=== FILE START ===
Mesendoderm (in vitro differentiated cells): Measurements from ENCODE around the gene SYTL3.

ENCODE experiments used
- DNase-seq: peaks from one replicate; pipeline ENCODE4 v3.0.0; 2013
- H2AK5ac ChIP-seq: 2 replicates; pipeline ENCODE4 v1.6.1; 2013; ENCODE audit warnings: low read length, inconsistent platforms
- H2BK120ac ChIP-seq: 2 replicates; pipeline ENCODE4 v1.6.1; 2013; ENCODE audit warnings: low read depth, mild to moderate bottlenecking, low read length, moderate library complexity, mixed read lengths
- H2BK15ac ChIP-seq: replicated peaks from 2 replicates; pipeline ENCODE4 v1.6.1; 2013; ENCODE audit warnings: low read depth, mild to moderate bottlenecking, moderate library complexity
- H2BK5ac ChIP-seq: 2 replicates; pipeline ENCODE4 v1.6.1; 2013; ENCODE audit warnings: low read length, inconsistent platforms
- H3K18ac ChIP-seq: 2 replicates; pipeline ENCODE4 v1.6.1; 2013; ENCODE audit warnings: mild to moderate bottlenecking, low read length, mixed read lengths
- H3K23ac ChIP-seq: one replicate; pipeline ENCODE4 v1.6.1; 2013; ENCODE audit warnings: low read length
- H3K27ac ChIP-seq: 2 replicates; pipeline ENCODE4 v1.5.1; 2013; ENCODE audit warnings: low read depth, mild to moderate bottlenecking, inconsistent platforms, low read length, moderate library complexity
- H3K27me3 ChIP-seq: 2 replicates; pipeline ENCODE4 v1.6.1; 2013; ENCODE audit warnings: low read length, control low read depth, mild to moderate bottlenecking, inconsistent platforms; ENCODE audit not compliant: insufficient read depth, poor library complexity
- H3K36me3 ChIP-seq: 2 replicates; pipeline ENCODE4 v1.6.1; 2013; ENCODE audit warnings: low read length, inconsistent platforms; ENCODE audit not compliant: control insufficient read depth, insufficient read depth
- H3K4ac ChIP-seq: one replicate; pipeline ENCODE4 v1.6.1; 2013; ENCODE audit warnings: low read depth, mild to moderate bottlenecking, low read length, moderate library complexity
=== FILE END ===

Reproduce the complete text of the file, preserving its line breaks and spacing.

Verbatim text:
Mesendoderm (in vitro differentiated cells): Measurements from ENCODE around the gene SYTL3.

ENCODE experiments used
- DNase-seq: peaks from one replicate; pipeline ENCODE4 v3.0.0; 2013
- H2AK5ac ChIP-seq: 2 replicates; pipeline ENCODE4 v1.6.1; 2013; ENCODE audit warnings: low read length, inconsistent platforms
- H2BK120ac ChIP-seq: 2 replicates; pipeline ENCODE4 v1.6.1; 2013; ENCODE audit warnings: low read depth, mild to moderate bottlenecking, low read length, moderate library complexity, mixed read lengths
- H2BK15ac ChIP-seq: replicated peaks from 2 replicates; pipeline ENCODE4 v1.6.1; 2013; ENCODE audit warnings: low read depth, mild to moderate bottlenecking, moderate library complexity
- H2BK5ac ChIP-seq: 2 replicates; pipeline ENCODE4 v1.6.1; 2013; ENCODE audit warnings: low read length, inconsistent platforms
- H3K18ac ChIP-seq: 2 replicates; pipeline ENCODE4 v1.6.1; 2013; ENCODE audit warnings: mild to moderate bottlenecking, low read length, mixed read lengths
- H3K23ac ChIP-seq: one replicate; pipeline ENCODE4 v1.6.1; 2013; ENCODE audit warnings: low read length
- H3K27ac ChIP-seq: 2 replicates; pipeline ENCODE4 v1.5.1; 2013; ENCODE audit warnings: low read depth, mild to moderate bottlenecking, inconsistent platforms, low read length, moderate library complexity
- H3K27me3 ChIP-seq: 2 replicates; pipeline ENCODE4 v1.6.1; 2013; ENCODE audit warnings: low read length, control low read depth, mild to moderate bottlenecking, inconsistent platforms; ENCODE audit not compliant: insufficient read depth, poor library complexity
- H3K36me3 ChIP-seq: 2 replicates; pipeline ENCODE4 v1.6.1; 2013; ENCODE audit warnings: low read length, inconsistent platforms; ENCODE audit not compliant: control insufficient read depth, insufficient read depth
- H3K4ac ChIP-seq: one replicate; pipeline ENCODE4 v1.6.1; 2013; ENCODE audit warnings: low read depth, mild to moderate bottlenecking, low read length, moderate library complexity